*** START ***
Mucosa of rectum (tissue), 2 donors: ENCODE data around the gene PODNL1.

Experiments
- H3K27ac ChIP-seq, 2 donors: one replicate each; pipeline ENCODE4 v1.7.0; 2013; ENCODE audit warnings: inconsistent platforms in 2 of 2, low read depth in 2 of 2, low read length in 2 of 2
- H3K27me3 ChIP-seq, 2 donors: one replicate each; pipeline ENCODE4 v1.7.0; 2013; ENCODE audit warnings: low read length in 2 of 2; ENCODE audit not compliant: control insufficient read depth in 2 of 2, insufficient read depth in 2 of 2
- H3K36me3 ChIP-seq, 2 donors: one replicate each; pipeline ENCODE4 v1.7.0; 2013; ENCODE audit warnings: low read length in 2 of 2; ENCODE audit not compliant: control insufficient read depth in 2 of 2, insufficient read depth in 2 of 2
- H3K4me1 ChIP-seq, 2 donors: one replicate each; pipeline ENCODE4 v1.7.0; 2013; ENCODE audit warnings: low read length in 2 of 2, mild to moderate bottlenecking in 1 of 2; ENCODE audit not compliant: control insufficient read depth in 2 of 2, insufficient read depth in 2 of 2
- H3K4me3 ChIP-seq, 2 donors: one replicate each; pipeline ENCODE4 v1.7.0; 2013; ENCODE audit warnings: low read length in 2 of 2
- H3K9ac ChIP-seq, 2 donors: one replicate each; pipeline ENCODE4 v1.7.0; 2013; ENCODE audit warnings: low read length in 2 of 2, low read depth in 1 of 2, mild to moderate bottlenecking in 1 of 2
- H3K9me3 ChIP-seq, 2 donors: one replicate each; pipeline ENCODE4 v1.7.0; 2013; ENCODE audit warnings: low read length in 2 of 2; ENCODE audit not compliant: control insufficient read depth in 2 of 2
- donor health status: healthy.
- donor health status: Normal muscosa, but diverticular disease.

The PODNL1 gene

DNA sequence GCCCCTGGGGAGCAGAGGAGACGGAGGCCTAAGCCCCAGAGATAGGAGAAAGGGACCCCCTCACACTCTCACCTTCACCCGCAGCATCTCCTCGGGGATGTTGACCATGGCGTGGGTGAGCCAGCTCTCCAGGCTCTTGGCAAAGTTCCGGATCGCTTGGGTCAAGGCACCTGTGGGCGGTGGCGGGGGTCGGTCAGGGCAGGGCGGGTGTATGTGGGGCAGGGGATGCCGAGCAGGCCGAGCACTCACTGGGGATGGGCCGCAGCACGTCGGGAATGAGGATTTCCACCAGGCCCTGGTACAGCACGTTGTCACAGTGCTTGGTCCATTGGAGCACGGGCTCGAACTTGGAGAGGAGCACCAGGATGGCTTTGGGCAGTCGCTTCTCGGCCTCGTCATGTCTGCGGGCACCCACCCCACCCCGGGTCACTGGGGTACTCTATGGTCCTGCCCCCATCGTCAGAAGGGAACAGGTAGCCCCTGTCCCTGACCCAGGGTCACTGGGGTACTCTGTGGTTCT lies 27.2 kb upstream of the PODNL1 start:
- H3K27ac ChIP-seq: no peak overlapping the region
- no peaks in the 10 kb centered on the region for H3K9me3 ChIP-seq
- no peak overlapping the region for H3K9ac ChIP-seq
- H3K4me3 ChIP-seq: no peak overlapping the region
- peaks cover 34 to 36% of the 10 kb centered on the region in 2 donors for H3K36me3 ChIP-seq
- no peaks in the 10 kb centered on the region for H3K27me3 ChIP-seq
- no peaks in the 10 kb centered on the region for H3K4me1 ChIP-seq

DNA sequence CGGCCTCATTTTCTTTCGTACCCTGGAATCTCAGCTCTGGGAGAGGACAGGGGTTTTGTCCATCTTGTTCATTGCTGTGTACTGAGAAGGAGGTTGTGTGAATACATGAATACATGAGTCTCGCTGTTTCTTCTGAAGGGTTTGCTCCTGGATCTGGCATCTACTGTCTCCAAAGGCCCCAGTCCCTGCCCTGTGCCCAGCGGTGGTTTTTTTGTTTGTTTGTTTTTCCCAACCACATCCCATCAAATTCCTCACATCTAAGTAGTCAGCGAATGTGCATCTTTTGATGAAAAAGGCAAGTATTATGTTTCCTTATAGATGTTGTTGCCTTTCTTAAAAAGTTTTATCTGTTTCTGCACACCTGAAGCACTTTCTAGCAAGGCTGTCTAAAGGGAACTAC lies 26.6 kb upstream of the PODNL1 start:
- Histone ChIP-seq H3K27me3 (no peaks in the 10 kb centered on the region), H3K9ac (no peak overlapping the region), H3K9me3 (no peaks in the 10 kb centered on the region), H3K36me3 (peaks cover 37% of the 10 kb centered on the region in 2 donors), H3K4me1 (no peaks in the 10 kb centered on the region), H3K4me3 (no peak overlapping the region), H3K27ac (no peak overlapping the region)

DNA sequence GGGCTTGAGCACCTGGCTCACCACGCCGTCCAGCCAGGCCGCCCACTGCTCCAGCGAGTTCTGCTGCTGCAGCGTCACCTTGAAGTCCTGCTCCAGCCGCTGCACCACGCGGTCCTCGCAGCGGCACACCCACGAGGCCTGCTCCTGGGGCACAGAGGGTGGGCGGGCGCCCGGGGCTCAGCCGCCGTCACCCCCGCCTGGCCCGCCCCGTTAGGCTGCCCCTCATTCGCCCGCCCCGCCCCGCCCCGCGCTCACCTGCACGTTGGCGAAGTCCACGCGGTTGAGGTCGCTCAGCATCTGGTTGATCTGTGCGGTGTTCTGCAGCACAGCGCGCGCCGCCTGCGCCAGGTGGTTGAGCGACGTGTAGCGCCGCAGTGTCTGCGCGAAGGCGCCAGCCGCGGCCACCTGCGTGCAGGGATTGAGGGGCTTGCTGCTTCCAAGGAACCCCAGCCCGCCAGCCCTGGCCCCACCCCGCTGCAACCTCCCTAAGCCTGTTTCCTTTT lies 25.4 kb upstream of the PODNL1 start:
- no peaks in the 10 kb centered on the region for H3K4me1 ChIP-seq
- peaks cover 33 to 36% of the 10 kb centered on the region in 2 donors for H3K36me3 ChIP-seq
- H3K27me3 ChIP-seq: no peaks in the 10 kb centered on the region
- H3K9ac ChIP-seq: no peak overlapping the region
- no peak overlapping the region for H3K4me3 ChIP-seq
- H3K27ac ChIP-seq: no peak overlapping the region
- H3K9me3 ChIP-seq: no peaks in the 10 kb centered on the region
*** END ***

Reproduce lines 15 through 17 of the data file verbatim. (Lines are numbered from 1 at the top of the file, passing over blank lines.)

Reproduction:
- no peaks in the 10 kb centered on the region for H3K9me3 ChIP-seq
- no peak overlapping the region for H3K9ac ChIP-seq
- H3K4me3 ChIP-seq: no peak overlapping the region